Why is it happening and what is being done to course correct
Nurses and other health providers have dealt with a dizzying array of drug shortages since the late 1990’s.4 The shortages have ranged from inconvenient when specific bags of fluids proved scarce or at times, downright dangerous when pain medications and/or chemotherapy remained in short supply. We’ve heard disparate theories for the shortages, whether it could be hurricanes in Puerto Rico, or manufacturing issues in mainland U.S., but as it turns out, no one really has an answer for the continuing and perplexing problem.
When I encountered my own problem with a drug shortage in the early Spring of 2019, I decided to research the topic more thoroughly, not just as a professional, but also as a consumer. When you depend on medication for everyday health, it is frightening to receive a phone call the day before an infusion warning you that the medication is no longer available due to a national shortage, and that no one knows precisely when or if the drug will become available again. Of course, as a patient, you’re provided with instructions to call your physician for further information, but as a nurse, you wonder.
How does this happen? How can this possibly be safe? Why was there no warning?
As I learned, drug shortages are common in the United States and have been for at least the last decade. According to a national survey of 719 hospital pharmacy managers and pharmacy leaders (PPM’s), every respondent reported experiencing shortages in 2019. Of those surveyed, “69.2% reported experiencing more than 50 shortages.” As a result, medication hoarding was reported by 81.3% of the respondents, which, as you can imagine, drives up medical costs across the board.
Since 2007, drug shortages have totaled more than 100 per annum, with the peak occurring in 2011. The Drug Information Service at the University of Utah believes 2011 to be the nation’s peak with over 267 shortages reported for that year. Reasons listed by the University include manufacturing issues, supply/demand, natural disasters (e.g. hurricanes, wildfires), lack of raw materials, abrupt discontinuation of a drug (or a generic), and the biggest category, “unknown”.1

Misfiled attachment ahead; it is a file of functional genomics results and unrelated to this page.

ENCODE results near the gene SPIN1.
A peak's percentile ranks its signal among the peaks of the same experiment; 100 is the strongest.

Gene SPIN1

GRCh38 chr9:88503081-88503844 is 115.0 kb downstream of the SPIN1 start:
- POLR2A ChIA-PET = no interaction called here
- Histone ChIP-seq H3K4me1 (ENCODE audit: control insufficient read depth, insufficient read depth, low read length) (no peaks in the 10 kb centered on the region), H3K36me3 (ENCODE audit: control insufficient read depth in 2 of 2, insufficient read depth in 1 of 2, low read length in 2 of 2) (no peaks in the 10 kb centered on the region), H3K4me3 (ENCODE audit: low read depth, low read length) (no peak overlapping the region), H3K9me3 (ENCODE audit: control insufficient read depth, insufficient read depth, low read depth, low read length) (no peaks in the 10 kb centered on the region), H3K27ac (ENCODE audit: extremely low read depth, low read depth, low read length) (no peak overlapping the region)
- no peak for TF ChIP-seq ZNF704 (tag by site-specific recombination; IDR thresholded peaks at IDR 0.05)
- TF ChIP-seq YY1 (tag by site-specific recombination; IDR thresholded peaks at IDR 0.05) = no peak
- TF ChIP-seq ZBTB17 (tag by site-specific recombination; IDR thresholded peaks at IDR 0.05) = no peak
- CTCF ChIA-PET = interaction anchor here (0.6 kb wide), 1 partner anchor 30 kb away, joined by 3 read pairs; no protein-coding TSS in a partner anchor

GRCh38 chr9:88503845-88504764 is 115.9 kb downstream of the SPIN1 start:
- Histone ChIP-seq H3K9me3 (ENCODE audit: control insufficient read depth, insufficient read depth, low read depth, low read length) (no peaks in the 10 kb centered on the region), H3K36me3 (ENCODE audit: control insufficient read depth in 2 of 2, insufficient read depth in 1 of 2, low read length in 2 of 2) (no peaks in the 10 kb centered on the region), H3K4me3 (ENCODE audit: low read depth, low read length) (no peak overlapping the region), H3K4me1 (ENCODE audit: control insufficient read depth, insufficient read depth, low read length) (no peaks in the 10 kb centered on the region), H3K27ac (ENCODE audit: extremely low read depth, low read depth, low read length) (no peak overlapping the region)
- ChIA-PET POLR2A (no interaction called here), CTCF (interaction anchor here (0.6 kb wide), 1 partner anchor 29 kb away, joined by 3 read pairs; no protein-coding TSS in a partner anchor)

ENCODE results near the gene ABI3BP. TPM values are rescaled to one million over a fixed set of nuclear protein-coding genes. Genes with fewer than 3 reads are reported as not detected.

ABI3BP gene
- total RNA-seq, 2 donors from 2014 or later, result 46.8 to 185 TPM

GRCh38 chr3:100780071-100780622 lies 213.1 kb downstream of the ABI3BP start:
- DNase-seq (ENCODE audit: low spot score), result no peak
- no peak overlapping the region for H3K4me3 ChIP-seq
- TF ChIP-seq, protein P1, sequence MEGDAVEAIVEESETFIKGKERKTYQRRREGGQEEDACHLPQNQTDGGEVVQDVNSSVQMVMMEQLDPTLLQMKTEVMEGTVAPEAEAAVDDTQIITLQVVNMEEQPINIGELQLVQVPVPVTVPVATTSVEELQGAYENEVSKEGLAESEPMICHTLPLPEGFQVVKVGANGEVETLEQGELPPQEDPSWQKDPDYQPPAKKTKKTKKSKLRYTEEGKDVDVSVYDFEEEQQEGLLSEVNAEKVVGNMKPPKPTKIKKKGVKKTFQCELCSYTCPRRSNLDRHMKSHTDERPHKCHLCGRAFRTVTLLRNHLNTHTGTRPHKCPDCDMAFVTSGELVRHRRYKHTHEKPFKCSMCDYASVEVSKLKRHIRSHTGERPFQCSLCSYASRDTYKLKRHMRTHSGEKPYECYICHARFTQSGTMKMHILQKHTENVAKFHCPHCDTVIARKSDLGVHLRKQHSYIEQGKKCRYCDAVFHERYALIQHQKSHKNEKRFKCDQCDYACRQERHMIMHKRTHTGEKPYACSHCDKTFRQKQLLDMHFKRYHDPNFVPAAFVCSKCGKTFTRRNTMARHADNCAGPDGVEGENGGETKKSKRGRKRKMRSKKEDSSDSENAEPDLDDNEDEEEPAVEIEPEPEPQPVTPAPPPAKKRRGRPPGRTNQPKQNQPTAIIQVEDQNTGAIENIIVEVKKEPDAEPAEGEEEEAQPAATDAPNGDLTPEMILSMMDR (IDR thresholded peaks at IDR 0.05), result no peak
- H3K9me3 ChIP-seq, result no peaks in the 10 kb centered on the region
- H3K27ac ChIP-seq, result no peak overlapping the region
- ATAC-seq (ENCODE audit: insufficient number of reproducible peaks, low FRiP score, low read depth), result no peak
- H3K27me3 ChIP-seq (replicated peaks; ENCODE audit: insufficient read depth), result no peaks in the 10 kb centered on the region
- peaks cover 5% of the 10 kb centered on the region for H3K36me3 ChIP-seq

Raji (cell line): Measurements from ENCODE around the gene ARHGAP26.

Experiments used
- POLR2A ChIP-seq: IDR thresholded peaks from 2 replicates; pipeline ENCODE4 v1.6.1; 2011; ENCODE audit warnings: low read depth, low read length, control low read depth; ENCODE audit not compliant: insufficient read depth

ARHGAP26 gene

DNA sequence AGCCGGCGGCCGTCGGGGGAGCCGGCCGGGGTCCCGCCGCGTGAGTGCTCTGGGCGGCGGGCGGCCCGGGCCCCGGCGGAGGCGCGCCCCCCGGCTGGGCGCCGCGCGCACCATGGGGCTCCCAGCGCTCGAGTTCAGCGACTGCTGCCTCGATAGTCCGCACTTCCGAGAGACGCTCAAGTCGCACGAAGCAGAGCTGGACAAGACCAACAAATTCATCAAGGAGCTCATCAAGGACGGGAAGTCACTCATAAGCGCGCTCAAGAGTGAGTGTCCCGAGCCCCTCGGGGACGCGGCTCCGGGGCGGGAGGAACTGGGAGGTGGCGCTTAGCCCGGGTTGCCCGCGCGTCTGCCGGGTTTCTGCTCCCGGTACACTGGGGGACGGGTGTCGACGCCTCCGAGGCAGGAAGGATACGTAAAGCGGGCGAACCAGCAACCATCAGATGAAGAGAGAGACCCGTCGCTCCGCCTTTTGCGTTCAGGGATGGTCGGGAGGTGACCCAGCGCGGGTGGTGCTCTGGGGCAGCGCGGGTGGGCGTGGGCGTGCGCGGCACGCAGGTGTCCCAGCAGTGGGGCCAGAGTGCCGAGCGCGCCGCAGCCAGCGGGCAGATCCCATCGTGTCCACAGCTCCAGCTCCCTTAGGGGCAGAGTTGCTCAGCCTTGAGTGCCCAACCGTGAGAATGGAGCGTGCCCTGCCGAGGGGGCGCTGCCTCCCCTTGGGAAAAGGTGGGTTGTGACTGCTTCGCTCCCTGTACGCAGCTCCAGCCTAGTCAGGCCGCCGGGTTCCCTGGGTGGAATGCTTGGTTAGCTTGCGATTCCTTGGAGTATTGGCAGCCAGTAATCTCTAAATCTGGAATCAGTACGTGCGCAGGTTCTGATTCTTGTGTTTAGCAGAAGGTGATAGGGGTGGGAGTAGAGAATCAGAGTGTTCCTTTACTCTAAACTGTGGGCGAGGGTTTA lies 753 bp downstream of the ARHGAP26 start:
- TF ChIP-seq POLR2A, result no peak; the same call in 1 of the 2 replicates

It has long been speculated that drug manufacturers lose interest in older, less pricey drugs and intentionally stop supplying them in favor of newer, more expensive medicines unless there are additional motivating factors involved. This was partly supported when Seconal (Secobarbital) was purchased by Valeant pharmaceuticals just one month after California’s right to die laws were proposed. Surprisingly, the price of the medication soared to $30 per capsule, although it had previously been marketed at just $2 per pill. Patients with meager funds who were planning to end their lives were shocked to find the price of the final prescription kits had skyrocketed, seemingly overnight!2
The opioid factor
Another issue compounding drug shortages is the opioid crisis. Restrictions on opioids and opioid-like medications (resulting from actions by the DEA) have resulted in intermittent drug shortages, as the DEA responds to the wave of opioid overdoses sweeping the country resulting in restrictions placed on injectable opioids, such as fentanyl, hydromorphone, and morphine. Although the “DEA did raise production quotas in 2018”, intermittent shortages continue with production issues from manufacturers, placing a burden on hospitals and trauma centers across the United States.5
Drug shortage notifications
While providers may see drug shortages as inconvenient, the truth is, they can be dangerous, as time is consumed attempting to provide treatment without compromising care or making dosage errors with alternate medications. Lack of advance notice and poor planning is a frequent problem, which may lead to rationing of medication or inadequate substitutions. Manufacturers are only required by law to give the FDA six months’ notice if they plan to stop manufacturing a single-source, medically necessary drug. However, this has been criticized as being overly “soft” by professionals, since the definition of “medically necessary” is loosely defined.3
In this scenario, the manufacturer has the leeway to determine if notification is even necessary, which could leave hospitals and pharmacies scrambling for alternatives.2